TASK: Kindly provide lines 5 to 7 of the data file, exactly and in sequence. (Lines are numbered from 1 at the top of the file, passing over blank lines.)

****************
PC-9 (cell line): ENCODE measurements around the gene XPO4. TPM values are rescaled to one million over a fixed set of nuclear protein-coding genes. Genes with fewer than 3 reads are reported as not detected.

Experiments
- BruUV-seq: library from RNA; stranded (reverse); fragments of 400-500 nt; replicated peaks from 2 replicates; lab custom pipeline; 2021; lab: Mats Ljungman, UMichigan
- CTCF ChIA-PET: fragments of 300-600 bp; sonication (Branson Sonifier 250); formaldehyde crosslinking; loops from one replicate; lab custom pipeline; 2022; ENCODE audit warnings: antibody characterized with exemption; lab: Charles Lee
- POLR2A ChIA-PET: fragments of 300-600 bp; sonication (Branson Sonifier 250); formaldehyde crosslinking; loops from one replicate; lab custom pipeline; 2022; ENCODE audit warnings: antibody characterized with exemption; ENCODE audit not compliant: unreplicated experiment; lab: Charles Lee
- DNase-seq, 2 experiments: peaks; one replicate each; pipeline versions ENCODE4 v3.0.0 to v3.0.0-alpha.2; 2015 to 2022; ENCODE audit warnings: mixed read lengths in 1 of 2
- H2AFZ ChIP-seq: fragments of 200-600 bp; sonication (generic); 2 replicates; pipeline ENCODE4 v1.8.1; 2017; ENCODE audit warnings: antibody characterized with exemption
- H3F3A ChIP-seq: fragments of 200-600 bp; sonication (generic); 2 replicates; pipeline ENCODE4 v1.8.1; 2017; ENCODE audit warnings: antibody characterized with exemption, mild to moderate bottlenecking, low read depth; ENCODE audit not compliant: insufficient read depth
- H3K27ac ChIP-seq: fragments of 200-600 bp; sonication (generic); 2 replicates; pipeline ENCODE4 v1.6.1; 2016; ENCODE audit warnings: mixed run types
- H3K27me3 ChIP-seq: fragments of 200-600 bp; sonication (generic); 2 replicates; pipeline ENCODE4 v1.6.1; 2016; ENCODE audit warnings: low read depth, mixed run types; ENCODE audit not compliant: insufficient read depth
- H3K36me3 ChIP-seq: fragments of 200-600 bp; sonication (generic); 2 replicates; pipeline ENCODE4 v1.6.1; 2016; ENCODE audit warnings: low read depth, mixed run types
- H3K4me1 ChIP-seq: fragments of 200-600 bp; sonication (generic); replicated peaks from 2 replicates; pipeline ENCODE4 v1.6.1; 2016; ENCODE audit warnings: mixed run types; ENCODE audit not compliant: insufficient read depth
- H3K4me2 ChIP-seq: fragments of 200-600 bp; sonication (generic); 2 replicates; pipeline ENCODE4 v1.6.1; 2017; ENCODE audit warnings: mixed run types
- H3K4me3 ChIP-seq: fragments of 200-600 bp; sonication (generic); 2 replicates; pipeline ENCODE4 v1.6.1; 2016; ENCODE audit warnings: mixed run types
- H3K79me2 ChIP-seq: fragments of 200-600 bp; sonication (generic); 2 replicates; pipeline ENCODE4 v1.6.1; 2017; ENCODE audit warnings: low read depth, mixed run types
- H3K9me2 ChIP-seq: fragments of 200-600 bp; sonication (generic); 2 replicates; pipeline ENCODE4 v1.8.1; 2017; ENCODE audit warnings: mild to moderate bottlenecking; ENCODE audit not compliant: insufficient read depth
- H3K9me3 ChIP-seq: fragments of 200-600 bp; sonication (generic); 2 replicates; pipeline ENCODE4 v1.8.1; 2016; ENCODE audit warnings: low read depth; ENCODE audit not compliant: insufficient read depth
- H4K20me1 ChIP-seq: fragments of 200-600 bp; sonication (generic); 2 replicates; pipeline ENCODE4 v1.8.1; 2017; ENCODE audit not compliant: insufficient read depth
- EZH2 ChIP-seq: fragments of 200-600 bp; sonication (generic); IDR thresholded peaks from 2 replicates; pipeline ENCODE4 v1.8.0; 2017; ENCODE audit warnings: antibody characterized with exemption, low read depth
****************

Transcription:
- POLR2A ChIA-PET: fragments of 300-600 bp; sonication (Branson Sonifier 250); formaldehyde crosslinking; loops from one replicate; lab custom pipeline; 2022; ENCODE audit warnings: antibody characterized with exemption; ENCODE audit not compliant: unreplicated experiment; lab: Charles Lee
- DNase-seq, 2 experiments: peaks; one replicate each; pipeline versions ENCODE4 v3.0.0 to v3.0.0-alpha.2; 2015 to 2022; ENCODE audit warnings: mixed read lengths in 1 of 2
- H2AFZ ChIP-seq: fragments of 200-600 bp; sonication (generic); 2 replicates; pipeline ENCODE4 v1.8.1; 2017; ENCODE audit warnings: antibody characterized with exemption